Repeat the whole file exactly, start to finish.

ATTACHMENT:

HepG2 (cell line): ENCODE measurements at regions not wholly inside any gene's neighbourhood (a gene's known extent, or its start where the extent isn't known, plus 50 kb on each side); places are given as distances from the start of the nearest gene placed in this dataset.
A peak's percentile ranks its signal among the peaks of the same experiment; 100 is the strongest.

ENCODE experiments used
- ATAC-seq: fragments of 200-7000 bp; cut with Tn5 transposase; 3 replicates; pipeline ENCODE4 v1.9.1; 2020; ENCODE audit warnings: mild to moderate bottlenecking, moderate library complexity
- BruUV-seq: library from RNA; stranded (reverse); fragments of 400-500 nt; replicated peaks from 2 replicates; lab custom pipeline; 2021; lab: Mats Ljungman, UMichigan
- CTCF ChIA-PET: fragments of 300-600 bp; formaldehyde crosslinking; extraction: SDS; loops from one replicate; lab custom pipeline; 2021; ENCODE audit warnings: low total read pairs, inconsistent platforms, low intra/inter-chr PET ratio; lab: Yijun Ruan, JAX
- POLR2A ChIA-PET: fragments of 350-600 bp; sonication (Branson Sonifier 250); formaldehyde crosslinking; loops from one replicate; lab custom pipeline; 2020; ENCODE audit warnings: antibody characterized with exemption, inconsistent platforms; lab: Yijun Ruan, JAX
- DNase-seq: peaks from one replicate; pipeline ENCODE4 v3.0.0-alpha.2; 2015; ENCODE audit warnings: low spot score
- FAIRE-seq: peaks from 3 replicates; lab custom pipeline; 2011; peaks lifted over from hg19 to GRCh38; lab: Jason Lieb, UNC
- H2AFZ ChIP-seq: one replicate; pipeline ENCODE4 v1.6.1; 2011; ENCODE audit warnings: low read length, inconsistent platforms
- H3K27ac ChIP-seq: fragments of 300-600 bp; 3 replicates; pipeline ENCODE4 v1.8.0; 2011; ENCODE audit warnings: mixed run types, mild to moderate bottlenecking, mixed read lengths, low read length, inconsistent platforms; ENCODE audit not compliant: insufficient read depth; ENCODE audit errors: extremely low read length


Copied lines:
HepG2 (cell line): ENCODE measurements at regions not wholly inside any gene's neighbourhood (a gene's known extent, or its start where the extent isn't known, plus 50 kb on each side); places are given as distances from the start of the nearest gene placed in this dataset.
A peak's percentile ranks its signal among the peaks of the same experiment; 100 is the strongest.

ENCODE experiments used
- ATAC-seq: fragments of 200-7000 bp; cut with Tn5 transposase; 3 replicates; pipeline ENCODE4 v1.9.1; 2020; ENCODE audit warnings: mild to moderate bottlenecking, moderate library complexity
- BruUV-seq: library from RNA; stranded (reverse); fragments of 400-500 nt; replicated peaks from 2 replicates; lab custom pipeline; 2021; lab: Mats Ljungman, UMichigan
- CTCF ChIA-PET: fragments of 300-600 bp; formaldehyde crosslinking; extraction: SDS; loops from one replicate; lab custom pipeline; 2021; ENCODE audit warnings: low total read pairs, inconsistent platforms, low intra/inter-chr PET ratio; lab: Yijun Ruan, JAX
- POLR2A ChIA-PET: fragments of 350-600 bp; sonication (Branson Sonifier 250); formaldehyde crosslinking; loops from one replicate; lab custom pipeline; 2020; ENCODE audit warnings: antibody characterized with exemption, inconsistent platforms; lab: Yijun Ruan, JAX
- DNase-seq: peaks from one replicate; pipeline ENCODE4 v3.0.0-alpha.2; 2015; ENCODE audit warnings: low spot score
- FAIRE-seq: peaks from 3 replicates; lab custom pipeline; 2011; peaks lifted over from hg19 to GRCh38; lab: Jason Lieb, UNC
- H2AFZ ChIP-seq: one replicate; pipeline ENCODE4 v1.6.1; 2011; ENCODE audit warnings: low read length, inconsistent platforms
- H3K27ac ChIP-seq: fragments of 300-600 bp; 3 replicates; pipeline ENCODE4 v1.8.0; 2011; ENCODE audit warnings: mixed run types, mild to moderate bottlenecking, mixed read lengths, low read length, inconsistent platforms; ENCODE audit not compliant: insufficient read depth; ENCODE audit errors: extremely low read length